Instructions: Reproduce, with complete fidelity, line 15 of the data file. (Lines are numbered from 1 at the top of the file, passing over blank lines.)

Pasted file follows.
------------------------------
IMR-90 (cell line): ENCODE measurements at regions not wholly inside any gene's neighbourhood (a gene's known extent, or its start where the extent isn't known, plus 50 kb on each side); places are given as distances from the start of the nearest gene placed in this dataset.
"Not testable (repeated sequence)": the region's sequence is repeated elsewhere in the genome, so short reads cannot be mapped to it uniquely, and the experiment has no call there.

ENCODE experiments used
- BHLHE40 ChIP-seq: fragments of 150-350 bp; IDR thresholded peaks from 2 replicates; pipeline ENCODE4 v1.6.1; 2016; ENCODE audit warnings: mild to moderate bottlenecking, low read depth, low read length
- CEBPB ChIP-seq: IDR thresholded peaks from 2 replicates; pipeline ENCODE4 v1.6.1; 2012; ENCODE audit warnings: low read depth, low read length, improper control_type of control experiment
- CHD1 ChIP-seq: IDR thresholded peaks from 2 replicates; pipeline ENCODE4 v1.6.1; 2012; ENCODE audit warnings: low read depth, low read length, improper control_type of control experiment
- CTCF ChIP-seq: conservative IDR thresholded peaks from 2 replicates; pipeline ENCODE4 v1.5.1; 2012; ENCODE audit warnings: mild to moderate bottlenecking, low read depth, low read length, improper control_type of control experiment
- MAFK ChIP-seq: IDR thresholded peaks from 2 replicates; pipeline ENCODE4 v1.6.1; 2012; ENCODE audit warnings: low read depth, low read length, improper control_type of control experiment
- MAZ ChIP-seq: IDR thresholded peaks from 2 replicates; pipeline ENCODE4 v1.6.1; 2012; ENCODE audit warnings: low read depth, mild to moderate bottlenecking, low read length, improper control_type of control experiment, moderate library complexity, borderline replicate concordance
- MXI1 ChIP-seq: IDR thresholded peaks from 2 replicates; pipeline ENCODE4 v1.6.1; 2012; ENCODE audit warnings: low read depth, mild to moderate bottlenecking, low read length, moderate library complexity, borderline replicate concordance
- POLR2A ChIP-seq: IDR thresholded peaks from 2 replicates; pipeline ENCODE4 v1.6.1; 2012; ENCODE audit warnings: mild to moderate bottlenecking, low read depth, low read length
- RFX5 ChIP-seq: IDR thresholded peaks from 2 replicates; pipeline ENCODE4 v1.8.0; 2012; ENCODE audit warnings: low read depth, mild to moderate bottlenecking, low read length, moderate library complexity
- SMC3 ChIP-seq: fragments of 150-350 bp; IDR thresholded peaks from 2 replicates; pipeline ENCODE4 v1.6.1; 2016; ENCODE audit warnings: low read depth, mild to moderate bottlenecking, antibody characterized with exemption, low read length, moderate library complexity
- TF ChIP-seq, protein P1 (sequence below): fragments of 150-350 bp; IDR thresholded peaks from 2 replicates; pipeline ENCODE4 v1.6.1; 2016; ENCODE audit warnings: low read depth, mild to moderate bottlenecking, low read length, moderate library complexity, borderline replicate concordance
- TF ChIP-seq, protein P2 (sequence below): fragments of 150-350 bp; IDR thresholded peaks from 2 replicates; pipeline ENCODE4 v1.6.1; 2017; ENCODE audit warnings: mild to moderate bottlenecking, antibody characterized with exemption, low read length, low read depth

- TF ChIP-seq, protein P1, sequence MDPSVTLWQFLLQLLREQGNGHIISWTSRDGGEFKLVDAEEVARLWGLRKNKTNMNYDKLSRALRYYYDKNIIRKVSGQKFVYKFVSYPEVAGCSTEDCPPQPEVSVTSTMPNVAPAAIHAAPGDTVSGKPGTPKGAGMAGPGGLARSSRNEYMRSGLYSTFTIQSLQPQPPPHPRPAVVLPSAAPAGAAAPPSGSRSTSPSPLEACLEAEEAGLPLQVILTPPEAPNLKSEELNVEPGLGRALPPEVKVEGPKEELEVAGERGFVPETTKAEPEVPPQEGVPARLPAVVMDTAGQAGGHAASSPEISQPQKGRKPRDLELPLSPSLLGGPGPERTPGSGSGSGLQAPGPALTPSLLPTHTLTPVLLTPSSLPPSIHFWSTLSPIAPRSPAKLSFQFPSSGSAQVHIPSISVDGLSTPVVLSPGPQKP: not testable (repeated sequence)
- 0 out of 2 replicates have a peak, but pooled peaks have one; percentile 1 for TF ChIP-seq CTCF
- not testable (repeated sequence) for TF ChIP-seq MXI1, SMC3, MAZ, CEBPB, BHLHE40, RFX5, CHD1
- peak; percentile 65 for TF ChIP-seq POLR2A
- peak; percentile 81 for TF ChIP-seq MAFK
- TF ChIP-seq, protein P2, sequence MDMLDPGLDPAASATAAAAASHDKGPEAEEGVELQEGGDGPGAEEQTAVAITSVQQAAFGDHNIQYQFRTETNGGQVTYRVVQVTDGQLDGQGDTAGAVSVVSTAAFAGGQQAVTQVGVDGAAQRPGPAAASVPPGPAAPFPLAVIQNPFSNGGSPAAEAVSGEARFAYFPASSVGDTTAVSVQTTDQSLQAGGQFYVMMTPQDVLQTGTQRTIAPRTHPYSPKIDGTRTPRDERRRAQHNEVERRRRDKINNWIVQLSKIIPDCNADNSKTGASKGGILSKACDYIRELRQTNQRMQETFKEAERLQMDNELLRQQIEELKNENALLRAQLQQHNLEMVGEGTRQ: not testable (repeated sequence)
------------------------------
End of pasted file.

- TF ChIP-seq, protein P2 (sequence below): fragments of 150-350 bp; IDR thresholded peaks from 2 replicates; pipeline ENCODE4 v1.6.1; 2017; ENCODE audit warnings: mild to moderate bottlenecking, antibody characterized with exemption, low read length, low read depth